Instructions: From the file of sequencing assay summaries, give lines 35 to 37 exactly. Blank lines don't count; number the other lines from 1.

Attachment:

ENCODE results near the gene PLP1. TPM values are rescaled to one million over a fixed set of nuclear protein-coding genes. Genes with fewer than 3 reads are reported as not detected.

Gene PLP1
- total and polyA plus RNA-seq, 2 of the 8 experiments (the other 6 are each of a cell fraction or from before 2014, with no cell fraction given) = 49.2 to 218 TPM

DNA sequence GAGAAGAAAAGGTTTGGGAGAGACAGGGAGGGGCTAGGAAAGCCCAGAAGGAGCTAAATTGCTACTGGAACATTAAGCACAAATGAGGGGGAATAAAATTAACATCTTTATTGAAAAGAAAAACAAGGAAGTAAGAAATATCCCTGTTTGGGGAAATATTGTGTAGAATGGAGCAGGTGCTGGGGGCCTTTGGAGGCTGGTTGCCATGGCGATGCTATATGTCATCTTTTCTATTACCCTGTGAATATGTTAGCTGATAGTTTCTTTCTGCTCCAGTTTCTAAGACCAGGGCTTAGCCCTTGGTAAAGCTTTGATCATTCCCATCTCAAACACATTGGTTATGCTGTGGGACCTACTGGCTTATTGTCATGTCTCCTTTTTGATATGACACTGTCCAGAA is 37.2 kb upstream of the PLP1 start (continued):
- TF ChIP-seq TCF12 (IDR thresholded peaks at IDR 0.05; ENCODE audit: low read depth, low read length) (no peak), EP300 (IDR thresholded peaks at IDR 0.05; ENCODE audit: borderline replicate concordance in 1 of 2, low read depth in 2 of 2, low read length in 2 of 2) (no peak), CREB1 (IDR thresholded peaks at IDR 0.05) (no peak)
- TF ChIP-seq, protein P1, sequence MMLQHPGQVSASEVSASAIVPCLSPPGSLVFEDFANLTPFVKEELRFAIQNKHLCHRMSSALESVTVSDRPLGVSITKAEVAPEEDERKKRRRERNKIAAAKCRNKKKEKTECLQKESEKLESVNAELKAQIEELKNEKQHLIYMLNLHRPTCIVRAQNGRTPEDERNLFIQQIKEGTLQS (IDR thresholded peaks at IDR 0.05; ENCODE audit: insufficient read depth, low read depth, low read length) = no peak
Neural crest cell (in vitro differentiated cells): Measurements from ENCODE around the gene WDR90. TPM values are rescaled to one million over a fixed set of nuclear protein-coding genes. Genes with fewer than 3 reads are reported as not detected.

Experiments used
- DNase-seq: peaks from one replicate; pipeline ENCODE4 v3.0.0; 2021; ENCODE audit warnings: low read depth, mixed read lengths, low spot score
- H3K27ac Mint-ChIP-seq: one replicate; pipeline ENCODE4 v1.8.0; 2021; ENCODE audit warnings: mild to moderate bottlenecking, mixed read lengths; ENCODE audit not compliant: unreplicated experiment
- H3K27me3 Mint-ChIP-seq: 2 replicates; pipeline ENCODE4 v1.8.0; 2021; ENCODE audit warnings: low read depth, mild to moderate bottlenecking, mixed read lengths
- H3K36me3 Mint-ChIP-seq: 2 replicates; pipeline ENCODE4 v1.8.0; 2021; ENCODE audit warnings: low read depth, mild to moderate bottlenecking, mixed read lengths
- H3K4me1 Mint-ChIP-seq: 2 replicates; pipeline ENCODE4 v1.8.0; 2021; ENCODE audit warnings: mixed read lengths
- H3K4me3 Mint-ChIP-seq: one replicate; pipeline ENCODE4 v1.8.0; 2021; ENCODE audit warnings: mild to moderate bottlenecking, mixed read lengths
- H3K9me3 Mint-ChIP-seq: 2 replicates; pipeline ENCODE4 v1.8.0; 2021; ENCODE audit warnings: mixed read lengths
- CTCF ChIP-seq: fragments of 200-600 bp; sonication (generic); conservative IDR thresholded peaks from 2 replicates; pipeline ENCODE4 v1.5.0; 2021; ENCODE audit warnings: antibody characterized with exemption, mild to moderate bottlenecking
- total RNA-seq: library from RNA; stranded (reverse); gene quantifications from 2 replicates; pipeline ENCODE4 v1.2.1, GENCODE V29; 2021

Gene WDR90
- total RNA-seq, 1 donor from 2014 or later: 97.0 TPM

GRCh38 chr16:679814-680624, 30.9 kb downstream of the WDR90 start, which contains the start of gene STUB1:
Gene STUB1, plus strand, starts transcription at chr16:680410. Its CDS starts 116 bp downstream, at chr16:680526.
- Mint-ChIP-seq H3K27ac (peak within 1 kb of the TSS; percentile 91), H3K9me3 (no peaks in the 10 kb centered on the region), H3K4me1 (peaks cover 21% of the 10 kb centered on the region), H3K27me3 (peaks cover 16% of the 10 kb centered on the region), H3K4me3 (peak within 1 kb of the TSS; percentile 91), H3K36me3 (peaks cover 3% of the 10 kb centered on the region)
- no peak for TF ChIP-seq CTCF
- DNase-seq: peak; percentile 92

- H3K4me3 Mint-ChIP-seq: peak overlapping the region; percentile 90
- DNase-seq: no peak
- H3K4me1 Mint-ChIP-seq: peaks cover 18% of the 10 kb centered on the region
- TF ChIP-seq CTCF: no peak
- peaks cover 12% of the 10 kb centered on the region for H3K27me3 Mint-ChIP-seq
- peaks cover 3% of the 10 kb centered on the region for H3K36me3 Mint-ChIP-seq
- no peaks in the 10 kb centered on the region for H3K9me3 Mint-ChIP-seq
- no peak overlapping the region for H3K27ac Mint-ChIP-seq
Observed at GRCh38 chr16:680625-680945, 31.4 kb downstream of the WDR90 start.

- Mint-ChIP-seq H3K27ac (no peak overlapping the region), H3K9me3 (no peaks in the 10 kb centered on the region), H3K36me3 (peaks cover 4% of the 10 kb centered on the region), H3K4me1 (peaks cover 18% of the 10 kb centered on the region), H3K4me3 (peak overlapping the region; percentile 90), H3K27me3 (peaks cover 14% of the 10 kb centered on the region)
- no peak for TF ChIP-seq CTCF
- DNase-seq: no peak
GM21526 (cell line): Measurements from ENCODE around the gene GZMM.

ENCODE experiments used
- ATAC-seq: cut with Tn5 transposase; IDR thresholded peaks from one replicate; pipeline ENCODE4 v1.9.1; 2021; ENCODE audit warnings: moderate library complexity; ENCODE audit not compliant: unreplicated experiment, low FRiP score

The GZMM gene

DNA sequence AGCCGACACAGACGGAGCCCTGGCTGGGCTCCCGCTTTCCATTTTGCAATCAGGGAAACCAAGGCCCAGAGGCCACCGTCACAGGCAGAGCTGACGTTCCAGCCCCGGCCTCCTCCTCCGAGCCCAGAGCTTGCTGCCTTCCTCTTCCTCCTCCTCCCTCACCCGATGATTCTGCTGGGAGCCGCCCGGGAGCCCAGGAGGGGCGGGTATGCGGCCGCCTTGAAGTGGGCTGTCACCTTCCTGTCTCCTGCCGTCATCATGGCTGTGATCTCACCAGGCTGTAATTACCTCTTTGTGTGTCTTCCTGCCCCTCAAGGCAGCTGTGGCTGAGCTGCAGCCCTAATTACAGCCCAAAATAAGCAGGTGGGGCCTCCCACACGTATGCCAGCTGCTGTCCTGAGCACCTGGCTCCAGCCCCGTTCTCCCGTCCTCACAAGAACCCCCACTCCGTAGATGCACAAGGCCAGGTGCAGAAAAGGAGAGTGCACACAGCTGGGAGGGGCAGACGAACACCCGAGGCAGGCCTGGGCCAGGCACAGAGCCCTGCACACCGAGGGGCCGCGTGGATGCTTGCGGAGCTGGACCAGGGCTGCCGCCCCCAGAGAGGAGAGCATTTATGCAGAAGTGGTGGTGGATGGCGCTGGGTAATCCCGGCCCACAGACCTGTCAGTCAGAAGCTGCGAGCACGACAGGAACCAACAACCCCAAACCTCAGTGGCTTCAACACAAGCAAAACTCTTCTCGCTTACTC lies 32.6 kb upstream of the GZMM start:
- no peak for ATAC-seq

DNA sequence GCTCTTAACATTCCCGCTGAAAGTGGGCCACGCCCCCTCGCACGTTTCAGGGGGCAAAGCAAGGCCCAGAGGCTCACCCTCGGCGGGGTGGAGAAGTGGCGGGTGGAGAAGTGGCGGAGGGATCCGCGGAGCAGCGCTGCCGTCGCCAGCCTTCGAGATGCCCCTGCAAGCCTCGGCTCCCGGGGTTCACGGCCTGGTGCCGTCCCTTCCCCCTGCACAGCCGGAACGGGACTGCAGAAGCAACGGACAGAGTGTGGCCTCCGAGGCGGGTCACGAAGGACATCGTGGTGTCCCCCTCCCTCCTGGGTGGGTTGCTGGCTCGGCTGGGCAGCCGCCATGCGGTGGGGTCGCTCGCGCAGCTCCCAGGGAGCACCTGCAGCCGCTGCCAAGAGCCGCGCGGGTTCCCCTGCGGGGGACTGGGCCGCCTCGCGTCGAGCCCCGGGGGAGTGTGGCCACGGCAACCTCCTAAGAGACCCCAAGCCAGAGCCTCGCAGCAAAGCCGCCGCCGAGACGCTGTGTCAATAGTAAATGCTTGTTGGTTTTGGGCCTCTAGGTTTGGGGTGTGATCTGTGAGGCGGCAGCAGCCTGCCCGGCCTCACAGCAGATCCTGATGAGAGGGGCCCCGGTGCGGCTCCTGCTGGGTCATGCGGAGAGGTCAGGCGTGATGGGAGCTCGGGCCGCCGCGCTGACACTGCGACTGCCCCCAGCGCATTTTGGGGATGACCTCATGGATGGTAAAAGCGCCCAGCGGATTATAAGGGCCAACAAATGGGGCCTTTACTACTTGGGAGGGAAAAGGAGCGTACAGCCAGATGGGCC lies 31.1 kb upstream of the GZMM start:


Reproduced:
- no peak for TF ChIP-seq CTCF
- DNase-seq: no peak
GM21526 (cell line): Measurements from ENCODE around the gene GZMM.